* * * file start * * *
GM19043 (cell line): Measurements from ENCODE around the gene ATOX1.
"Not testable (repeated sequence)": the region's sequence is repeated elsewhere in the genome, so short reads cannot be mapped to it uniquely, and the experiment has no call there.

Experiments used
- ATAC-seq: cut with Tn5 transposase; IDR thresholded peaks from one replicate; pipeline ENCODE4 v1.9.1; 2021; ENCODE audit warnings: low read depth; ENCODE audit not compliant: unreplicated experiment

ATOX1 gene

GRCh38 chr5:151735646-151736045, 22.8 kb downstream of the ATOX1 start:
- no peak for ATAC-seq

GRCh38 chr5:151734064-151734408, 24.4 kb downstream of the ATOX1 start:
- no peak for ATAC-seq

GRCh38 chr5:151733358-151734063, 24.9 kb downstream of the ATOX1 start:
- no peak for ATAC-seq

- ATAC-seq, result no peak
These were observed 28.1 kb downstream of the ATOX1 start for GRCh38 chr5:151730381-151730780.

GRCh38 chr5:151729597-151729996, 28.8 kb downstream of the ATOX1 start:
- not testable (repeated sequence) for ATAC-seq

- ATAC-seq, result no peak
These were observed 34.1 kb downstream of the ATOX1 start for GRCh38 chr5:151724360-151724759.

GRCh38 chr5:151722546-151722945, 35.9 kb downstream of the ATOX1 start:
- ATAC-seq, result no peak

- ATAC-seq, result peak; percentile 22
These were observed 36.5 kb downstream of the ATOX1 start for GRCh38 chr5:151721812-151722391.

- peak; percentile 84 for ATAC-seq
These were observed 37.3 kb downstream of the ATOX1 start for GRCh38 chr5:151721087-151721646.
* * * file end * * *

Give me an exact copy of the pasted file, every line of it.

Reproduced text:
GM19043 (cell line): Measurements from ENCODE around the gene ATOX1.
"Not testable (repeated sequence)": the region's sequence is repeated elsewhere in the genome, so short reads cannot be mapped to it uniquely, and the experiment has no call there.

Experiments used
- ATAC-seq: cut with Tn5 transposase; IDR thresholded peaks from one replicate; pipeline ENCODE4 v1.9.1; 2021; ENCODE audit warnings: low read depth; ENCODE audit not compliant: unreplicated experiment

ATOX1 gene

GRCh38 chr5:151735646-151736045, 22.8 kb downstream of the ATOX1 start:
- no peak for ATAC-seq

GRCh38 chr5:151734064-151734408, 24.4 kb downstream of the ATOX1 start:
- no peak for ATAC-seq

GRCh38 chr5:151733358-151734063, 24.9 kb downstream of the ATOX1 start:
- no peak for ATAC-seq

- ATAC-seq, result no peak
These were observed 28.1 kb downstream of the ATOX1 start for GRCh38 chr5:151730381-151730780.

GRCh38 chr5:151729597-151729996, 28.8 kb downstream of the ATOX1 start:
- not testable (repeated sequence) for ATAC-seq

- ATAC-seq, result no peak
These were observed 34.1 kb downstream of the ATOX1 start for GRCh38 chr5:151724360-151724759.

GRCh38 chr5:151722546-151722945, 35.9 kb downstream of the ATOX1 start:
- ATAC-seq, result no peak

- ATAC-seq, result peak; percentile 22
These were observed 36.5 kb downstream of the ATOX1 start for GRCh38 chr5:151721812-151722391.

- peak; percentile 84 for ATAC-seq
These were observed 37.3 kb downstream of the ATOX1 start for GRCh38 chr5:151721087-151721646.